But some companies are hesitant to jump into any hotly-debated political issue altogether, aware that any position that take could alienate a portion of their business or customer base.

“It’s really a no-win situation from a corporate standpoint,” a Fortune 100 business executive told the Journal.

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Corporate share buybacks are at a record high but capex and tax demands may slow the pace, says BofA

US dollar bill
  • A four-week average of share buybacks hit a record of nearly $2 billion, according to research from Bank of America.
  • Wall Street may be on track for $900 billion of gross S&P 500 buybacks in 2021.
  • But buybacks may slow down if companies put more cash into capital expenditures.
  • See more stories on Insider’s business page.

Share repurchases by corporations reached record highs in March, but buybacks may slow if companies decide to swing their cash into capital expenditures or if they adhere to tax regulations stemming from the government’s stimulus efforts, said Bank of America.

The four-week average of repurchases by corporate clients hit record highs “after a big resurgence in buybacks this month” that put transactions at nearly $2 billion, said a team of equity and quant strategists led by Jill Carey Hall in a research note released Wednesday.

If corporate client buybacks continue at the pace of $21 billion year-to-date or more than $80 billion annualized, that would imply more than $900 billion of gross S&P 500 buybacks in 2021, the strategists said. It said it based that figure on a roughly 9% average share of S&P buybacks over the last five years.

“This would be above 2018’s peak $800 billion levels and nearly double 2020’s depressed $500 billion levels, suggesting upside risk to our forecast for no net EPS impact from buybacks to the S&P,” BofA said.

Recent repurchases have been prominent in the tech sector, with near-record buybacks in each of the last six weeks.

However, the strong pace of overall stock repurchases “may not persist if cash deployment priorities shift more toward capex, which investors want and where corporates have underinvested,” said BofA. It referenced its Fund Managers Survey issued March 16 that showed “investors now want capex” and not buybacks or debt reduction.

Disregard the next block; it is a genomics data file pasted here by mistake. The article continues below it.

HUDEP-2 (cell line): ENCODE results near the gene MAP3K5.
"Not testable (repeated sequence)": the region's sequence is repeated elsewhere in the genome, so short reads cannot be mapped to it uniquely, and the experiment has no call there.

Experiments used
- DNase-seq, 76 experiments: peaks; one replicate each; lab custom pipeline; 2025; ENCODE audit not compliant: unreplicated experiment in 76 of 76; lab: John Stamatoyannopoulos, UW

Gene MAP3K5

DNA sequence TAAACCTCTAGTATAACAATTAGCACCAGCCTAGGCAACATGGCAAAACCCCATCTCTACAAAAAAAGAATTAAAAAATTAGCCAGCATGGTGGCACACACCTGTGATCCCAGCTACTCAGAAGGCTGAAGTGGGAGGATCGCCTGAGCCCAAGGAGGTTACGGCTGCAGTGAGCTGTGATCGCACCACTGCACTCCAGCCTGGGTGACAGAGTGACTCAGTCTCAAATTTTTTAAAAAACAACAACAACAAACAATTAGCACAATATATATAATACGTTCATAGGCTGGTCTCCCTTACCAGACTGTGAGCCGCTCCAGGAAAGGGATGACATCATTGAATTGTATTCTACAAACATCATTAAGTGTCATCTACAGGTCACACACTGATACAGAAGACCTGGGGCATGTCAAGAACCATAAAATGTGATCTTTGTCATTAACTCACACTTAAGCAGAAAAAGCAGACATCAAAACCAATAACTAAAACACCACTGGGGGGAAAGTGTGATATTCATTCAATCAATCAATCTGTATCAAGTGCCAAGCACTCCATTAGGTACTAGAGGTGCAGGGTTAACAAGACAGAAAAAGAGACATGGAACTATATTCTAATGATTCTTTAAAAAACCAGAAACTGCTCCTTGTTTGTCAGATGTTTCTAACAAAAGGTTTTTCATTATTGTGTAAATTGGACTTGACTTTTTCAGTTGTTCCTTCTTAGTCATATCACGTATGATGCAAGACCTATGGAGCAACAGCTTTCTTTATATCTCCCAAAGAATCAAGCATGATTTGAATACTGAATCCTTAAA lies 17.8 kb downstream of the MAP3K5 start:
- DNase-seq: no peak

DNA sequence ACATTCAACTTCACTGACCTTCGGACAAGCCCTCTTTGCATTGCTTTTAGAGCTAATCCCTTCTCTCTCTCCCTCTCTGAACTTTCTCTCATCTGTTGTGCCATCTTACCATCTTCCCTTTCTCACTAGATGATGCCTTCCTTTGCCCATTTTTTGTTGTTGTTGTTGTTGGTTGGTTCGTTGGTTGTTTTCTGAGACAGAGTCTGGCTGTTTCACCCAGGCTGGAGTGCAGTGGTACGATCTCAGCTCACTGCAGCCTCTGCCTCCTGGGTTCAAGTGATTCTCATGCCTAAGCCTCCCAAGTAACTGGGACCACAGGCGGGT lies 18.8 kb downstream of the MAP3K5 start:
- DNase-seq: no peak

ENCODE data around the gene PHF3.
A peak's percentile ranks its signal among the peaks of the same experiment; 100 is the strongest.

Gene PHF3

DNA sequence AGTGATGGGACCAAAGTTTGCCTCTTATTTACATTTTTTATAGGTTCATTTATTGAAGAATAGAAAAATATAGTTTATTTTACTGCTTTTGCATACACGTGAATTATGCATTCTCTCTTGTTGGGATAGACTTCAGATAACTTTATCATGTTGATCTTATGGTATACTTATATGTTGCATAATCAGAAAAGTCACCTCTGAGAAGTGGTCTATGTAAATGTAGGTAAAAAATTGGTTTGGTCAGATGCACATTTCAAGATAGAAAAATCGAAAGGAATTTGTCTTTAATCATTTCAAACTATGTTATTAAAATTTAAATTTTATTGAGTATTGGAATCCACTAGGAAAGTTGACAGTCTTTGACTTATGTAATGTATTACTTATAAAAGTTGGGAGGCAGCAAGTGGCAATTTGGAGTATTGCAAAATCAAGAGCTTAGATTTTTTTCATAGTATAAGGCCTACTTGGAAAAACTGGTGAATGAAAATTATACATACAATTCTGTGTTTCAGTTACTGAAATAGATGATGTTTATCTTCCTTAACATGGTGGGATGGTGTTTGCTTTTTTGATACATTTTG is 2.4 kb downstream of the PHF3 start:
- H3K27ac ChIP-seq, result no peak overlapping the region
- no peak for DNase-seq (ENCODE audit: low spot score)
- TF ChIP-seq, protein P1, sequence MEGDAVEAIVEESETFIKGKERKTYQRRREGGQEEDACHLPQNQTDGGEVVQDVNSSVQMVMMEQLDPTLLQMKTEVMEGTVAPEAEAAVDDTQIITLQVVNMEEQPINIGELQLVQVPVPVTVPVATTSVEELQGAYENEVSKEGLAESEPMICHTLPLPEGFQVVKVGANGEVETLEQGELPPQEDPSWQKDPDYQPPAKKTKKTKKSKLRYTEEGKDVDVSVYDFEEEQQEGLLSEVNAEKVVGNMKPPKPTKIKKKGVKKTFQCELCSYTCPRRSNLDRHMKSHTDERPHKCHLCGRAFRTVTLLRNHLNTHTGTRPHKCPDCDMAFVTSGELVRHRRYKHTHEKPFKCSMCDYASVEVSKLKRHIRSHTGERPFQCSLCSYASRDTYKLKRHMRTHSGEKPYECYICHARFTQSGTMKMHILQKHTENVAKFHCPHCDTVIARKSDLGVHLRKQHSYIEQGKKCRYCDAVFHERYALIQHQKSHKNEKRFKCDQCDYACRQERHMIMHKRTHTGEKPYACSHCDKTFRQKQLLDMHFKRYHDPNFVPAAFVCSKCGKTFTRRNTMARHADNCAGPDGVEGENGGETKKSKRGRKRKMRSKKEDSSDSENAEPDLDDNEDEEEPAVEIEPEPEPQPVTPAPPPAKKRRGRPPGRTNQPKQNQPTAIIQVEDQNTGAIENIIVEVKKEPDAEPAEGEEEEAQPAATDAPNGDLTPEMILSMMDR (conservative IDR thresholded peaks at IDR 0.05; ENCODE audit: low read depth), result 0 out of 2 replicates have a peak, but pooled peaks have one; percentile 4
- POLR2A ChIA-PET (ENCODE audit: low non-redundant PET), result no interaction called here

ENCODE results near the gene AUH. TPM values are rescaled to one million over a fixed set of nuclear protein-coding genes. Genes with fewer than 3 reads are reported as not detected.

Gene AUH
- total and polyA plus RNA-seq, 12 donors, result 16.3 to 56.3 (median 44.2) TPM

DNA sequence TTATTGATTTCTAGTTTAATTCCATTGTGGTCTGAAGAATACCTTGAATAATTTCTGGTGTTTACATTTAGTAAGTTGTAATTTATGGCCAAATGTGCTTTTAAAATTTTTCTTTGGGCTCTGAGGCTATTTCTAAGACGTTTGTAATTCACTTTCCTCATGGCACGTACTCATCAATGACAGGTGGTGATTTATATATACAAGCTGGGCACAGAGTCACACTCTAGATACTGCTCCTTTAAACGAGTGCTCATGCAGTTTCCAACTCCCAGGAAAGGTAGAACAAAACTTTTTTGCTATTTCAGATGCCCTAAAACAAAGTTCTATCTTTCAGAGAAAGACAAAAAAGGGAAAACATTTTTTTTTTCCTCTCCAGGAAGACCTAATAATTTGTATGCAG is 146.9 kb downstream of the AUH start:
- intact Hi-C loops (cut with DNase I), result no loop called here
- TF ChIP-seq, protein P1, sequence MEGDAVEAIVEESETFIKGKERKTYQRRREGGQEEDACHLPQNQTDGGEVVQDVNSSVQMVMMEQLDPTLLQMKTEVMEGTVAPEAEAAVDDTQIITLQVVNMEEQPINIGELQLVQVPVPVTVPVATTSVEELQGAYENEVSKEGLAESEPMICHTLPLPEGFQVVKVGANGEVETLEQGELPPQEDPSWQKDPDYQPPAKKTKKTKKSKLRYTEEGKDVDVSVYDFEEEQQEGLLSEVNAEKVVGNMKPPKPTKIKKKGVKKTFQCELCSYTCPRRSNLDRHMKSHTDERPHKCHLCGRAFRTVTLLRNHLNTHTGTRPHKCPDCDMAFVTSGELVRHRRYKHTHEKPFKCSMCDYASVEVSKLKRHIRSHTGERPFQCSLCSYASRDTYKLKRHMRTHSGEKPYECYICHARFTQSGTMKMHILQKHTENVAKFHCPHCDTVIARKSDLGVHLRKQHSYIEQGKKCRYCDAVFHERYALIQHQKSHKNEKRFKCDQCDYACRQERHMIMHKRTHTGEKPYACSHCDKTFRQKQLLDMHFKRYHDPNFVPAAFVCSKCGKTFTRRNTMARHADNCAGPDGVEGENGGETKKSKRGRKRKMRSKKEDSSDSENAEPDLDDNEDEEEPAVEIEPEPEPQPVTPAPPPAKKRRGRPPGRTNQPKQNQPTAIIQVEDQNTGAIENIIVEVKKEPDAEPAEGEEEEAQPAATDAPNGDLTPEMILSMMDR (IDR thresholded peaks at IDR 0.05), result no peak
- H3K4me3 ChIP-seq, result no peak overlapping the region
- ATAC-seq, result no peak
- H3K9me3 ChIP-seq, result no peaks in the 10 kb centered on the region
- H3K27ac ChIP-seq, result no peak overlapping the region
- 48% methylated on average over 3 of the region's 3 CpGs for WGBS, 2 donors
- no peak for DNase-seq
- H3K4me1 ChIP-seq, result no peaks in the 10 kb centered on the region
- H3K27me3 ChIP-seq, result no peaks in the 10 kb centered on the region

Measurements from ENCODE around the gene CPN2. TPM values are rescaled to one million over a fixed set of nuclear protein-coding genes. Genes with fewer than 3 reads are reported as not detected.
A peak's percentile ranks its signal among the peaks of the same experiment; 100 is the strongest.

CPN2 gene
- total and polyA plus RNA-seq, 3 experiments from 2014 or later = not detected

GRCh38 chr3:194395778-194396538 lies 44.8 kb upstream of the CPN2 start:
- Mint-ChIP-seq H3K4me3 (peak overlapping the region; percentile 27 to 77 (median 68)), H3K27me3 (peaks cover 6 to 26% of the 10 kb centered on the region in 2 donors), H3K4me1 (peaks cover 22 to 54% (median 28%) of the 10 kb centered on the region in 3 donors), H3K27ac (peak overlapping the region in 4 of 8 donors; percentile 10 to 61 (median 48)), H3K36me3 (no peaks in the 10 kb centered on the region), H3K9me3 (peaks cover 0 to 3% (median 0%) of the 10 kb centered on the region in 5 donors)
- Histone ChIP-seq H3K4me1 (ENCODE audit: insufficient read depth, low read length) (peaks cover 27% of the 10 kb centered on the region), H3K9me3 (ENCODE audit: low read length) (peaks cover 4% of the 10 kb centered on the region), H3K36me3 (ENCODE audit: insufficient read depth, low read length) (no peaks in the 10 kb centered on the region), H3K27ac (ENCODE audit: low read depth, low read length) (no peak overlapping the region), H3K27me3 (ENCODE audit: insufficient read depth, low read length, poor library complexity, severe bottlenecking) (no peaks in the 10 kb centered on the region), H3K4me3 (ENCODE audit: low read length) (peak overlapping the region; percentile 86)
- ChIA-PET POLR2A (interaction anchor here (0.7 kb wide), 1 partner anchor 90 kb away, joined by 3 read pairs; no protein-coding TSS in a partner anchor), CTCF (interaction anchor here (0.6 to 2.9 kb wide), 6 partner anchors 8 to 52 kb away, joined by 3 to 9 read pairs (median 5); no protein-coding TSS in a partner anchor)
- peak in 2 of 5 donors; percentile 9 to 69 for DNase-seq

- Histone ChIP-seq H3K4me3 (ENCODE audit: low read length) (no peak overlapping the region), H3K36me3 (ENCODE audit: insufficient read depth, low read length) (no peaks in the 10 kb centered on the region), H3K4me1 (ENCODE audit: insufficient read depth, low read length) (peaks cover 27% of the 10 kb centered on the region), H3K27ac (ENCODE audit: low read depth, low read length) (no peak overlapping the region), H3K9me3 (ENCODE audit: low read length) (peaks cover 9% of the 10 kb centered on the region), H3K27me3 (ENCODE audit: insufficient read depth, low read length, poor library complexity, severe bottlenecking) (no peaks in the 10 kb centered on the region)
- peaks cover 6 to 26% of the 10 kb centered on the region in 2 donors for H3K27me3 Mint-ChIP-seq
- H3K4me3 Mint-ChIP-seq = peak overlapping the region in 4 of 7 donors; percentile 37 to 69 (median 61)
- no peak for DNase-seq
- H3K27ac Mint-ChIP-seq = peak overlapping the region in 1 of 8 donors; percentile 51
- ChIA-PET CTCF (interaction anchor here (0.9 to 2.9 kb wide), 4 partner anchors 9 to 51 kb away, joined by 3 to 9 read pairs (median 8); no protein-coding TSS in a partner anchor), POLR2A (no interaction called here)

“We see multiple tailwinds for capex including the cyclical rebound, a potential infrastructure bill and US re-shoring,” or relocations by companies back in the US, Carey Hall said.

President Joe Biden is set later Wednesday to unveil a $2 trillion infrastructure bill that’s expected to focus on investments including in roads, bridges, and broadband.

“What else can curtail buybacks? Payback for stimulus (i.e., higher taxes) which could cost 5-10% EPS growth,” said BofA.

Biden is expected to propose that his eight-year infrastructure plan be paid for with tax hikes on corporations. Earlier this month, Biden signed off on a $1.9 trillion fiscal stimulus package.

BofA said single-stock corporate buybacks in tech last week hit roughly $1.61 billion. March was a relatively rough month for large-cap tech shares as investors rotated from the high-flying group and into small-cap and cyclical shares. The rotation has been stoked in part by the vaccination of millions of Americans that’s been leading more businesses to resume normal operations.

BofA said it’s starting to see a pickup in buybacks in other sectors including consumer discretionary, health care and financials. The Federal Reserve said last week that as of June 30 it will lift share buyback and dividend-payout restrictions on banks that pass stress tests. The Fed last year imposed the restrictions as a way to safeguard the financial system in the face of the COVID-19 pandemic.

Last week, corporate buybacks reached $143 million for consumer discretionary stocks and $119 million in health care shares, BofA data shows.